Sickle cell anaemia is a disease of red blood cells. It is caused by an autosomal recessive single gene defect in the beta chain of haemoglobin, which results in production of sickle cell haemoglobin (HbS).
Sickle cells can obstruct blood flow and break down prematurely, and are associated with varying degrees of anaemia.
Obstruction of small blood capillaries can cause painful crises, damage to major organs, and increased vulnerability to severe infections.
Associated with lifelong morbidity and reduced life expectancy.
All infants are screened, with findings confirmed by haemoglobin electrophoresis, full blood count, reticulocyte count, and peripheral blood smear.
Treatment goals include symptom control (including pain management), and prevention and management of complications.
Sickle cell anaemia is caused by an autosomal-recessive single gene defect in the beta chain of haemoglobin, which results in production of sickle cell haemoglobin (HbS).
Other forms of sickle cell disease may occur if HbS is inherited from one parent and another abnormal haemoglobin, or beta thalassaemia, is inherited from the other parent (e.g., HbSC or HbSB thalassaemia).
Sickle cell disease is associated with varying degrees of anaemia, red cell haemolysis, and obstruction of small blood capillaries causing painful crises, damage to major organs, and increased vulnerability to severe infections.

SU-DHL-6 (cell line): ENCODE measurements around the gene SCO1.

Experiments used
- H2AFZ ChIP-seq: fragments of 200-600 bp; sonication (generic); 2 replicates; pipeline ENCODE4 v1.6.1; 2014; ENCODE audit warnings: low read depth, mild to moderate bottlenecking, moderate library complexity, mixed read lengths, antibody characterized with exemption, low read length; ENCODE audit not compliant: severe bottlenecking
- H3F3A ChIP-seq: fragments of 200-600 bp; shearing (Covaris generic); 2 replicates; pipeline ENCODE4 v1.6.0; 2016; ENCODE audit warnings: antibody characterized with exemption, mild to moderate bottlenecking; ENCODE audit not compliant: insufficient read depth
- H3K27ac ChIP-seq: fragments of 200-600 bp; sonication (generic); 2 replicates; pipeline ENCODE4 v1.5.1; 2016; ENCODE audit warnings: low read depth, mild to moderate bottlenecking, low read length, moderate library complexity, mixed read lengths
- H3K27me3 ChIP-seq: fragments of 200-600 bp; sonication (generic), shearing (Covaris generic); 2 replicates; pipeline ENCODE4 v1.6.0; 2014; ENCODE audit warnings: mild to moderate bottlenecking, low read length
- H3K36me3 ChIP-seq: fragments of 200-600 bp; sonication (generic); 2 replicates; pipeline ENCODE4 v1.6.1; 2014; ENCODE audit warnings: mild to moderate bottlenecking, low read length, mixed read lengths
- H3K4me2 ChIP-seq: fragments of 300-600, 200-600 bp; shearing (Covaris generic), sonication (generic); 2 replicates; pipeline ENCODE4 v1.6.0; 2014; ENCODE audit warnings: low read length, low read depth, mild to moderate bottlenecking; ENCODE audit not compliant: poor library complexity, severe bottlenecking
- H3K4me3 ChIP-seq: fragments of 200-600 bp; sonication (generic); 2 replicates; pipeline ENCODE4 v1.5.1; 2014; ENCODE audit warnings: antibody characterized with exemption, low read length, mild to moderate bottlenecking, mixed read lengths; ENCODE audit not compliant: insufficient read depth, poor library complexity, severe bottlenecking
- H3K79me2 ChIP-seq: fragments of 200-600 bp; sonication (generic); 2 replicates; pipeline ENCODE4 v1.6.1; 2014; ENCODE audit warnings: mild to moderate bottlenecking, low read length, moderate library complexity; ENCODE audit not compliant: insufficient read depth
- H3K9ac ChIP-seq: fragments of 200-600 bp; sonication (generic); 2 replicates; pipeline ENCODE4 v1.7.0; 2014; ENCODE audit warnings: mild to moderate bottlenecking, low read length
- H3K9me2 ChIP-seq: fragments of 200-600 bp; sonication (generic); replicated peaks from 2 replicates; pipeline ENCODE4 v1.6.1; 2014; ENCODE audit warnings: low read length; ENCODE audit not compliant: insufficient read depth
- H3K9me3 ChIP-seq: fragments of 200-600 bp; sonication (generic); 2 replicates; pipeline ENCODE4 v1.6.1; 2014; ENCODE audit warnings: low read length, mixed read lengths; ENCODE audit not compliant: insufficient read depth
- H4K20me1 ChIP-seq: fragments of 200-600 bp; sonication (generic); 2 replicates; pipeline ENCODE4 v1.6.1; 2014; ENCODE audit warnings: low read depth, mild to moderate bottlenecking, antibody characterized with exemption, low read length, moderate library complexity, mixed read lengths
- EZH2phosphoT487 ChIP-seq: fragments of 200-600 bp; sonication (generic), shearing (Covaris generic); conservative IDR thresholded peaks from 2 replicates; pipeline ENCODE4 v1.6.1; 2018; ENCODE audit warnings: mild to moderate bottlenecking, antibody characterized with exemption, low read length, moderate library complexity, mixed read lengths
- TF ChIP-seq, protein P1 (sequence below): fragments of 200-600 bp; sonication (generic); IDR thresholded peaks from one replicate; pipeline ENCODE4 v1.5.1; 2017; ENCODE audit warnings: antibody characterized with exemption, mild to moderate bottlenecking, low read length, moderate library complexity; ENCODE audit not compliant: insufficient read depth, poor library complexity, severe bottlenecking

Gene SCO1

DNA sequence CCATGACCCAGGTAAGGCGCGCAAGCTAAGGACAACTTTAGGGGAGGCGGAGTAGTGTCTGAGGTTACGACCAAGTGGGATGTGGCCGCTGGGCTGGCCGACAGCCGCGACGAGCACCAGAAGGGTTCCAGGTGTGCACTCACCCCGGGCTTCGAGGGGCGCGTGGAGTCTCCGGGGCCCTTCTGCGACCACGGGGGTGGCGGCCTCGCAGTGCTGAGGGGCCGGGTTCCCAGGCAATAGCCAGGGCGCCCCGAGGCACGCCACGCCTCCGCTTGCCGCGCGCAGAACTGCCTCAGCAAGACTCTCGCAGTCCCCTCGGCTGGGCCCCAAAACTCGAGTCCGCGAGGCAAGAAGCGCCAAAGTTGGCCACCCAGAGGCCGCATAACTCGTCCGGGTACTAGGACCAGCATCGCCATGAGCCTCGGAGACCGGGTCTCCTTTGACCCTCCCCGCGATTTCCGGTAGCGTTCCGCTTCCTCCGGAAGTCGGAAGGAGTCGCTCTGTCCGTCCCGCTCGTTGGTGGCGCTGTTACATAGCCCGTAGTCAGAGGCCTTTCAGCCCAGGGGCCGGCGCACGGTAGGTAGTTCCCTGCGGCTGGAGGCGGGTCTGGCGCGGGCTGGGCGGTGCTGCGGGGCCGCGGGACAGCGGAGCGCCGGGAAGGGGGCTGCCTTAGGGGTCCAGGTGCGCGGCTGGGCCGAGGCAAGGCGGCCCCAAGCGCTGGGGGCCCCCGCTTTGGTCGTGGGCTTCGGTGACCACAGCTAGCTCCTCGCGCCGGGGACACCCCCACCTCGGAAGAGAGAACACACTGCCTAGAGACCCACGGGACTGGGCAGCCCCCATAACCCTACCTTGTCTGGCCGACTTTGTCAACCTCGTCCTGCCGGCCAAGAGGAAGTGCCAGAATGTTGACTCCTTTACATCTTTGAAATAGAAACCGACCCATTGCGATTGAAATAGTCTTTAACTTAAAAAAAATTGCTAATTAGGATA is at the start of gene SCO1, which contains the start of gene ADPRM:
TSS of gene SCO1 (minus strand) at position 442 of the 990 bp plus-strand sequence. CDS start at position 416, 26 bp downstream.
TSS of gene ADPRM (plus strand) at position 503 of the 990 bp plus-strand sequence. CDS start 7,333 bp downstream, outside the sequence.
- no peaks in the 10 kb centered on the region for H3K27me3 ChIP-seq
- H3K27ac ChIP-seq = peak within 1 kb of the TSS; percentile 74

Sickle cell trait occurs if HbS is inherited from one parent and the normal HbA from the other.
History and exam
Key diagnostic factors
- parent(s) diagnosed with sickle cell anaemia, other sickle cell disease, or sickle cell trait
- persistent pain in skeleton, chest, and/or abdomen
Other diagnostic factors
- high temperature
- pneumonia-like syndrome
- bone pain
- visual floaters
- failure to thrive
- maxillary hypertrophy with overbite
- protuberant abdomen, often with umbilical hernia
- cardiac systolic flow murmur
1st investigations to order
- DNA-based assays
- haemoglobin isoelectric focusing (Hb IEF)
- cellulose acetate electrophoresis
- high-performance liquid chromatography (HPLC)
- haemoglobin solubility testing
- peripheral blood smear
- FBC and reticulocyte count
- iron studies
Investigations to consider
- pulse oximetry
- plain x-rays of long bones
- bacterial cultures
- chest x-ray
acute chest syndrome
- Septic arthritis
- Connective tissue diseases
- Management of sickle cell disease in pregnancy
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